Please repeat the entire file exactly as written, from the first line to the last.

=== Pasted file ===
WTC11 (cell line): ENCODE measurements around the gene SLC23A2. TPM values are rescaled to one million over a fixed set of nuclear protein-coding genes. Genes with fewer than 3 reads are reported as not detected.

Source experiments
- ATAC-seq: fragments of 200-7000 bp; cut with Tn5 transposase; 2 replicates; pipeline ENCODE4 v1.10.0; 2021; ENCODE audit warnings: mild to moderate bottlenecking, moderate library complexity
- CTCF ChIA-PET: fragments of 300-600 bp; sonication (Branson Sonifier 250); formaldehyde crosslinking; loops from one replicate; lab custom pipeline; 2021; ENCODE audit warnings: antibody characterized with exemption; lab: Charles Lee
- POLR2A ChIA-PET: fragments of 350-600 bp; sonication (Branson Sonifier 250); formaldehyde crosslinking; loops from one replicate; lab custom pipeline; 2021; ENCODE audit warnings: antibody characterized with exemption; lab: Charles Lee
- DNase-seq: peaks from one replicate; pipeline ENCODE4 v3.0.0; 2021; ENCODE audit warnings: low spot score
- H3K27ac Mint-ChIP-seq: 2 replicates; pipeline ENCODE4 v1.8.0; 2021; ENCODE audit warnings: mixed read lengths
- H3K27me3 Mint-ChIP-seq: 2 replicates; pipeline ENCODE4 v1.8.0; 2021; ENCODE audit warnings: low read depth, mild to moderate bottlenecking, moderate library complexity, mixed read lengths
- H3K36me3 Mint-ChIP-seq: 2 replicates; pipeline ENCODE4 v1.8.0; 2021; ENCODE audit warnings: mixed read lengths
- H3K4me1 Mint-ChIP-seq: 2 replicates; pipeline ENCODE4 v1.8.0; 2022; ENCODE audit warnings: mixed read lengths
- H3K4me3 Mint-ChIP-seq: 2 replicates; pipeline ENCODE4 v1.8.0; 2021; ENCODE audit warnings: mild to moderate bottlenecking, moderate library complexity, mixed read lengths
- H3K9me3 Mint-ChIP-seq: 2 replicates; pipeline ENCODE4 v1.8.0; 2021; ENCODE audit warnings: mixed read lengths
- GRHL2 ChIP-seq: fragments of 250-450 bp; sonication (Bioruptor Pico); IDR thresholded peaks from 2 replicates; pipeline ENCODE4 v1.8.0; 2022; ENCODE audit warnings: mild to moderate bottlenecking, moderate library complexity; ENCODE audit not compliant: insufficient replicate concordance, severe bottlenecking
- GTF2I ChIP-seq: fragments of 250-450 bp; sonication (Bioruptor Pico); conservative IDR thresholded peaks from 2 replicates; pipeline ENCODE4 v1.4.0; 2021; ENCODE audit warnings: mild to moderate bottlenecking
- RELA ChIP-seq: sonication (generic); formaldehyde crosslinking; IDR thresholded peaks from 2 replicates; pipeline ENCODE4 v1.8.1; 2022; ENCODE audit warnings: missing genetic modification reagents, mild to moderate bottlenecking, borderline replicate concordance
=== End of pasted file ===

WTC11 (cell line): ENCODE measurements around the gene SLC23A2. TPM values are rescaled to one million over a fixed set of nuclear protein-coding genes. Genes with fewer than 3 reads are reported as not detected.

Source experiments
- ATAC-seq: fragments of 200-7000 bp; cut with Tn5 transposase; 2 replicates; pipeline ENCODE4 v1.10.0; 2021; ENCODE audit warnings: mild to moderate bottlenecking, moderate library complexity
- CTCF ChIA-PET: fragments of 300-600 bp; sonication (Branson Sonifier 250); formaldehyde crosslinking; loops from one replicate; lab custom pipeline; 2021; ENCODE audit warnings: antibody characterized with exemption; lab: Charles Lee
- POLR2A ChIA-PET: fragments of 350-600 bp; sonication (Branson Sonifier 250); formaldehyde crosslinking; loops from one replicate; lab custom pipeline; 2021; ENCODE audit warnings: antibody characterized with exemption; lab: Charles Lee
- DNase-seq: peaks from one replicate; pipeline ENCODE4 v3.0.0; 2021; ENCODE audit warnings: low spot score
- H3K27ac Mint-ChIP-seq: 2 replicates; pipeline ENCODE4 v1.8.0; 2021; ENCODE audit warnings: mixed read lengths
- H3K27me3 Mint-ChIP-seq: 2 replicates; pipeline ENCODE4 v1.8.0; 2021; ENCODE audit warnings: low read depth, mild to moderate bottlenecking, moderate library complexity, mixed read lengths
- H3K36me3 Mint-ChIP-seq: 2 replicates; pipeline ENCODE4 v1.8.0; 2021; ENCODE audit warnings: mixed read lengths
- H3K4me1 Mint-ChIP-seq: 2 replicates; pipeline ENCODE4 v1.8.0; 2022; ENCODE audit warnings: mixed read lengths
- H3K4me3 Mint-ChIP-seq: 2 replicates; pipeline ENCODE4 v1.8.0; 2021; ENCODE audit warnings: mild to moderate bottlenecking, moderate library complexity, mixed read lengths
- H3K9me3 Mint-ChIP-seq: 2 replicates; pipeline ENCODE4 v1.8.0; 2021; ENCODE audit warnings: mixed read lengths
- GRHL2 ChIP-seq: fragments of 250-450 bp; sonication (Bioruptor Pico); IDR thresholded peaks from 2 replicates; pipeline ENCODE4 v1.8.0; 2022; ENCODE audit warnings: mild to moderate bottlenecking, moderate library complexity; ENCODE audit not compliant: insufficient replicate concordance, severe bottlenecking
- GTF2I ChIP-seq: fragments of 250-450 bp; sonication (Bioruptor Pico); conservative IDR thresholded peaks from 2 replicates; pipeline ENCODE4 v1.4.0; 2021; ENCODE audit warnings: mild to moderate bottlenecking
- RELA ChIP-seq: sonication (generic); formaldehyde crosslinking; IDR thresholded peaks from 2 replicates; pipeline ENCODE4 v1.8.1; 2022; ENCODE audit warnings: missing genetic modification reagents, mild to moderate bottlenecking, borderline replicate concordance